Chelsea Chop

Fluffy CloudFluffy Cloud Posts: 200

Help... I've got a very healthy sedum and like to know if I can give it the 'chelsea chop' now. I know its somewhat early as chelsea is in mid May. Your opinions please. Thanks.

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Posts

  • BobTheGardenerBobTheGardener LeicsPosts: 6,487

    Funny you should ask as I did that very thing about 2 hours ago!  My sedum gets far too tall (80cm) and flops over other plants making a mess, so after reading about using the 'Chelsea chop' on sedums last year (in this very forum) I decided to give it a go today as it was already 40cm high and looking as though it was going for the full metre this year!  I don't think it will do any harm doing it a few weeks early, especially given the mild Winter and so early start it got this year. image 

    A trowel in the hand is worth a thousand lost under a bush.
  • Forester2Forester2 Posts: 1,478

    Did mine a week or two ago.  Of course they look awful now but it will be worth it later in the year.  Chop away Fluffy Cloud.image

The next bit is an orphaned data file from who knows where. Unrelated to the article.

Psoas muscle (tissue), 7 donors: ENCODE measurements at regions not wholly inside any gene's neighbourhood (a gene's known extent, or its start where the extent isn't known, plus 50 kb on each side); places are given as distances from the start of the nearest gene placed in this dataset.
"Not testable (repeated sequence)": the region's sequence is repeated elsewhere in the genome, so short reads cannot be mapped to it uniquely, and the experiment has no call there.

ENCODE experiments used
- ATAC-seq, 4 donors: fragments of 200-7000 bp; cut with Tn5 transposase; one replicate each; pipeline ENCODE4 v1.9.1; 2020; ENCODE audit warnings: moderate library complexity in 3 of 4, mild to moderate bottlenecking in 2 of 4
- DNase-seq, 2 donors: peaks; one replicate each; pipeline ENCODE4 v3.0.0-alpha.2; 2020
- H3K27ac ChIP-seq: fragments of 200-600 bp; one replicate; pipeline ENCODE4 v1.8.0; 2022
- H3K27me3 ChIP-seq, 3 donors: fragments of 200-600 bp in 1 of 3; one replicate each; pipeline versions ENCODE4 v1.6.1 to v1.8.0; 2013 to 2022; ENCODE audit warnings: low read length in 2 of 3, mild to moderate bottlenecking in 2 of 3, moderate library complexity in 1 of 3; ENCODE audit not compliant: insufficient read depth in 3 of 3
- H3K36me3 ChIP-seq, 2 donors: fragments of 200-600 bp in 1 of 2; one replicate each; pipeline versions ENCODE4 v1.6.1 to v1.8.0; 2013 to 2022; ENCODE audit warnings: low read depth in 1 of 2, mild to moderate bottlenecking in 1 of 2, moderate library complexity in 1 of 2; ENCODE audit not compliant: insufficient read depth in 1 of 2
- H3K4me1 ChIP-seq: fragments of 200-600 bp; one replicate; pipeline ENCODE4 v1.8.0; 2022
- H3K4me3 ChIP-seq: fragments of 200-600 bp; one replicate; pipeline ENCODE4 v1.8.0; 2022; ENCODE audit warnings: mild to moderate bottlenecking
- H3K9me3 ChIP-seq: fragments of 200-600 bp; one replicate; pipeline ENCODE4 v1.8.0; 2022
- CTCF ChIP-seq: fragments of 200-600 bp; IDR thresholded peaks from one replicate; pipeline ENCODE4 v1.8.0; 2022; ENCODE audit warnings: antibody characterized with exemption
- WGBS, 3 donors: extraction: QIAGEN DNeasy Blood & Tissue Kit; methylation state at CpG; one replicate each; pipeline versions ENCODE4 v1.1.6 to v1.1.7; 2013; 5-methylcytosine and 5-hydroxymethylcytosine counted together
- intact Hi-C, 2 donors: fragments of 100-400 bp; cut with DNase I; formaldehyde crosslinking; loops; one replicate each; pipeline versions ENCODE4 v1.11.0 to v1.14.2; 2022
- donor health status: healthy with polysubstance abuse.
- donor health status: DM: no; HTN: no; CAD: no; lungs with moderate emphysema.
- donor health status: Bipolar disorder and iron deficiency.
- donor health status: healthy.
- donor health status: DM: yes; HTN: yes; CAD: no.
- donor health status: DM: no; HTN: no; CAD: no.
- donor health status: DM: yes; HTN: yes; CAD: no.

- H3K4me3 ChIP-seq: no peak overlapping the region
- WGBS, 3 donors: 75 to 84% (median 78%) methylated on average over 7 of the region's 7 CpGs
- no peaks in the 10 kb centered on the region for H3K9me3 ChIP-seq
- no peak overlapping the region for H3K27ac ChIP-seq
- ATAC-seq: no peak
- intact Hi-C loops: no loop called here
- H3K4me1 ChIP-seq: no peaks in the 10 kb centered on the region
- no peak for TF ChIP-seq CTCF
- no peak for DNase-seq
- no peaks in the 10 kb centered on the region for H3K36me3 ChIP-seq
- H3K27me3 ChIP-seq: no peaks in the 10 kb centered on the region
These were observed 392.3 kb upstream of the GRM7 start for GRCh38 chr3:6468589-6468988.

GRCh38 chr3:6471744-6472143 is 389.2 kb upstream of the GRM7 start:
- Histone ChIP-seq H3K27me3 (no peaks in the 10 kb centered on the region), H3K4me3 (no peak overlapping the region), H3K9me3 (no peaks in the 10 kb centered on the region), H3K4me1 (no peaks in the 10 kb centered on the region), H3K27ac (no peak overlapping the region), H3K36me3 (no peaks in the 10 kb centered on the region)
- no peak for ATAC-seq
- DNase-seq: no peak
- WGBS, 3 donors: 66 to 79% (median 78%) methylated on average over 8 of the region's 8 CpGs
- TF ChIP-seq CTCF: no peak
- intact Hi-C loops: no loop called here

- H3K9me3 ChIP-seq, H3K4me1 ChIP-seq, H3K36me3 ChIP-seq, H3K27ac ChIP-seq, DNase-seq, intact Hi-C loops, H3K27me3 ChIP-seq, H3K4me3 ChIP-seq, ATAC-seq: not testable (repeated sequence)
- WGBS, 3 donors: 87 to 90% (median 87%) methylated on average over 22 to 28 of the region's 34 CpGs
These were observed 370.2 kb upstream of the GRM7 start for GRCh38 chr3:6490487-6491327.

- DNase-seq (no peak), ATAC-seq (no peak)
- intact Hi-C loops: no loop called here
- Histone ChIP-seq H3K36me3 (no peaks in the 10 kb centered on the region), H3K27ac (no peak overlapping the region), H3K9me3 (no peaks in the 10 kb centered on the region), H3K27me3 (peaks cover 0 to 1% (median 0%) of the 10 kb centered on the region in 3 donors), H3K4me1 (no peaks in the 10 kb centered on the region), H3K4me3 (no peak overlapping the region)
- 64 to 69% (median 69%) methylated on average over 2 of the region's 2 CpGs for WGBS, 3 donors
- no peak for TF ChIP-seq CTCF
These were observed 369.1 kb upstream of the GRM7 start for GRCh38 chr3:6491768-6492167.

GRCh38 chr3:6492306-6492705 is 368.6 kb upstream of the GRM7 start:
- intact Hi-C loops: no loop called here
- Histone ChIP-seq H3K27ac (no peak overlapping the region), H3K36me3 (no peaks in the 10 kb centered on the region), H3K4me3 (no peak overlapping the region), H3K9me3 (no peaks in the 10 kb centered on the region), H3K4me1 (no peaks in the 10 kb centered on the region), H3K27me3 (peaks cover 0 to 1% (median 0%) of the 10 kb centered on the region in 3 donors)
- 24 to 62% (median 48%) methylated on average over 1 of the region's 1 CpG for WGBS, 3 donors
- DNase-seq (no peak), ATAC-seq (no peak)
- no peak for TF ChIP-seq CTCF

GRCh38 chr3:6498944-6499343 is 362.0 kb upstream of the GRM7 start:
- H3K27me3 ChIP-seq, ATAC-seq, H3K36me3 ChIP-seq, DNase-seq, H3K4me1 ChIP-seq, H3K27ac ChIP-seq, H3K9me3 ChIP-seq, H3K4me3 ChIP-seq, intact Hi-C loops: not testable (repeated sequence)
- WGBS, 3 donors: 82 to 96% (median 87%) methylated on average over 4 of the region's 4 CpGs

• Oh thanks. Mine is about 12" tall. Will attempt to generate new plants from the cuttings. Tomorrow's job.

  • Victoria SpongeVictoria Sponge WearsidePosts: 2,409

    Does anyone in the north Chelsea chop? Just wondered how late it would set back the flowering?

  • LynLyn Posts: 8,396

    Done mine last week, primulas are next.

    Gardening on the wild, windy west side of Dartmoor. 
  • WelshonionWelshonion Posts: 3,115

    Lyn, why are you cutting back your primulas?  I consider them a Spring flower; should they be cut back?

    Only asking!

  • WelshonionWelshonion Posts: 3,115

    I thought the 'Chelsea Chop' was all about delaying flowering.  Not about tidying things up after flowering.  That is why I was querying the need to cut back primulas.

  • LynLyn Posts: 8,396

    My primulas, i cut back to the ground when they have finished flowering for the winter/spring, they then grow back very quickly and I get a good bushy green plant that will flower through w

    ith no tatty leaves or dead flowers. I do this mostly with the denticulata, they will then flower again.

    Gardening on the wild, windy west side of Dartmoor. 
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